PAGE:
Sheriff Would Like Special Reserve Fund Created - Brevard NC


By the end of this fiscal year on June 30, Sheriff David Mahoney estimates roughly $2.6 million in revenues will have been generated from housing inmates from other counties, from commissary and phone funds, and other revenue streams since the Transylvania Public Safety Complex opened in 2009.

Mahoney would like his office to get a “fair share” of this money that is generated each year to be placed in a special reserve fund for his office’s use.

Mahoney’s proposal (see below) was discussed during the Board of Commissioners’ workshop on County Manager Jaime Laughter’s proposed $48.4 million county budget.

Mahoney told commissioners it was about “engaging in a conversation,” but noted that last year he was under the impression commissioners supported his proposal.

He found out later in the year, however, after trying to setup an account that it wasn’t supported.

Mahoney said that as one of the larger county departments during each year they find there are “high dollar pieces of equipment” they need. The funds, he said, could also be used with recruitment and retention, with which law enforcement are facing challenges.

One option, Mahoney suggested, would be to provide financial help to recruits seeking bachelor’s degrees or other higher education opportunities.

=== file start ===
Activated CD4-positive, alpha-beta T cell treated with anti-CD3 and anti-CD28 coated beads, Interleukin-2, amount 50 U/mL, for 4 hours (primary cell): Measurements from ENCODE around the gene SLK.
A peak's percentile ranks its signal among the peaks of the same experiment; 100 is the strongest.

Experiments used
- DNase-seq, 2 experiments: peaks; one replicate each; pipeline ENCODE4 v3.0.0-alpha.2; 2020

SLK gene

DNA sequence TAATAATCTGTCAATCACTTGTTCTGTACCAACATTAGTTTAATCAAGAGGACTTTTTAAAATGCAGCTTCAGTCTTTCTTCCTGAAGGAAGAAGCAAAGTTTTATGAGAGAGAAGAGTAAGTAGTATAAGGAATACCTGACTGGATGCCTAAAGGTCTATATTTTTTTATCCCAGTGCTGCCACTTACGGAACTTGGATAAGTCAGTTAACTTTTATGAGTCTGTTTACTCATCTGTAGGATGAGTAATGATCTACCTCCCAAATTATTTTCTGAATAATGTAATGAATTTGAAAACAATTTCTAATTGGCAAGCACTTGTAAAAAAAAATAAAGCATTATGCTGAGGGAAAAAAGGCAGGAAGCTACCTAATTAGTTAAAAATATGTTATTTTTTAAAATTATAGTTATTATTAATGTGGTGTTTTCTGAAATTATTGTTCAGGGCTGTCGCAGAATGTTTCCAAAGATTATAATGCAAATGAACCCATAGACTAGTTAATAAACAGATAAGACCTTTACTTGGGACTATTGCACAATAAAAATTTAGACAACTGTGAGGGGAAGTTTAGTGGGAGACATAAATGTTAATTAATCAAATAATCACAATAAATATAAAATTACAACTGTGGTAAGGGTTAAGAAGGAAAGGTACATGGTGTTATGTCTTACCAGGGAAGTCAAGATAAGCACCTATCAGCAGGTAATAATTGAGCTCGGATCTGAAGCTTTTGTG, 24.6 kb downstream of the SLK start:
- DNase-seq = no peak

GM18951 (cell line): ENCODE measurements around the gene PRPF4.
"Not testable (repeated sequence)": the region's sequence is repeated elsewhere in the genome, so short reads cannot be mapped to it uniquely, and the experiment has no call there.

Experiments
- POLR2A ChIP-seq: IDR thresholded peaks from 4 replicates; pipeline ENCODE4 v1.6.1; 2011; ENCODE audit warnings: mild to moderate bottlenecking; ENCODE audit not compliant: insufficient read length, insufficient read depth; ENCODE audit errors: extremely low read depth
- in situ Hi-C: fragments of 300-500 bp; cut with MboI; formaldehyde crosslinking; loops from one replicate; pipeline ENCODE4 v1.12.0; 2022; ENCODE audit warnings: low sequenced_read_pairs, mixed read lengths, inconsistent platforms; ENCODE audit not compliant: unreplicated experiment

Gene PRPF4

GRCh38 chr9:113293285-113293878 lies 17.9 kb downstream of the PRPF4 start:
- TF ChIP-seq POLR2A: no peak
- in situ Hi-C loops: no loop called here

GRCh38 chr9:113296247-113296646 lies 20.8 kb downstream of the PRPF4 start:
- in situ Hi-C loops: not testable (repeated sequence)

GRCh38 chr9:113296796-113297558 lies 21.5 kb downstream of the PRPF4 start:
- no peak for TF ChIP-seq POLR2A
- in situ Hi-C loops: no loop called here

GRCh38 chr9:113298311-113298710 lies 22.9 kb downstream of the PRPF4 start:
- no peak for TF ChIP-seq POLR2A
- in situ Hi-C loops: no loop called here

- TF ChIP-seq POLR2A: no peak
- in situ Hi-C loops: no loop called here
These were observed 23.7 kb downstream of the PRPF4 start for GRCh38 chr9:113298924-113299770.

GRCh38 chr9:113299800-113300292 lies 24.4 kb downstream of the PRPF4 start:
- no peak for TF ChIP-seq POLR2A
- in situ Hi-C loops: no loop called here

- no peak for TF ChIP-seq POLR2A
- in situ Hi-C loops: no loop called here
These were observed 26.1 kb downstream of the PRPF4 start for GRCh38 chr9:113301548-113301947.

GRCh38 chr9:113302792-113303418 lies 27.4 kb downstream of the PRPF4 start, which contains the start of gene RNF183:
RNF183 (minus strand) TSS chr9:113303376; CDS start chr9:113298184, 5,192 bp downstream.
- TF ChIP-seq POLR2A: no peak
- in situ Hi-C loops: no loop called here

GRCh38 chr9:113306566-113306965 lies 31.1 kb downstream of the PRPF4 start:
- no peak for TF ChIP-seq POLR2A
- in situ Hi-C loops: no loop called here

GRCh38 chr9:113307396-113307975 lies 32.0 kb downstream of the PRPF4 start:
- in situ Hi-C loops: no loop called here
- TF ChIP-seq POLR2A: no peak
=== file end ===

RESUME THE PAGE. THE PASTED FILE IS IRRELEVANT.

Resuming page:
This would be good for the recruits and the community at large, he said.

Mahoney said he also had concerns about vehicles for his department. He requested 10 in the budget, but County Manager Jaime Laughter recommended funding five.

Mahoney also requested a tactical rescue vehicle ($341,763), which he said, among other reasons, is a safety issue for his officers when responding to certain situations.

“I know several folks who are alive today because they had that piece of safety equipment,” he said.

Last year, Mahoney’s department made four requests to the Henderson County Sheriff’s Office for its tactical rescue vehicle but was only provided it on two occasions.

Mahoney described one occasion when 15 local SWAT team officers had to respond to a call in the back of a pick-up.


Last year, on average, the county jail had 81 inmates a day, including about half who came from other counties.

The county charges $40 a day per inmate from other counties and it costs about $20 a day per inmate to house and feed them and pay for staffing.

Mahoney said he has the same number of staff manning the jail as when it opened and was handling between 35 and 40 inmates a day. The staff number, he said, would remain the same even if the other counties stopped sending their inmates.

His office expects to lose about six inmates from McDowell County, which is expanding its own jail. Partly to compensate this loss, Mahoney is talking to the U.S. Marshal’s office to house federal prisoners.

Mahoney said he’s “pretty proud” of his department’s efforts in getting other counties’ inmates, who, he described, as ones those counties “don’t want to watch.”

The Transylvania County jail was constructed so it could take prisoners from other counties and to handle future growth.

Commissioner Page Lemel said she doesn’t want to penalize Mahoney’s office for “going above and beyond” but it was important that the budget costs were being covered.